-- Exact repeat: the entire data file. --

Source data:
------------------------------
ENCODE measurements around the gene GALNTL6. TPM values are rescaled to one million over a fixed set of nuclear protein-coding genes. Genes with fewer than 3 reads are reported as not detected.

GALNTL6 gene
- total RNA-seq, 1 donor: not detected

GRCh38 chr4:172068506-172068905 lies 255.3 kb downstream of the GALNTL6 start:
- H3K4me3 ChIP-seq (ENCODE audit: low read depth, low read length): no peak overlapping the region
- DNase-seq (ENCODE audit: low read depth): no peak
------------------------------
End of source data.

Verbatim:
ENCODE measurements around the gene GALNTL6. TPM values are rescaled to one million over a fixed set of nuclear protein-coding genes. Genes with fewer than 3 reads are reported as not detected.

GALNTL6 gene
- total RNA-seq, 1 donor: not detected

GRCh38 chr4:172068506-172068905 lies 255.3 kb downstream of the GALNTL6 start:
- H3K4me3 ChIP-seq (ENCODE audit: low read depth, low read length): no peak overlapping the region
- DNase-seq (ENCODE audit: low read depth): no peak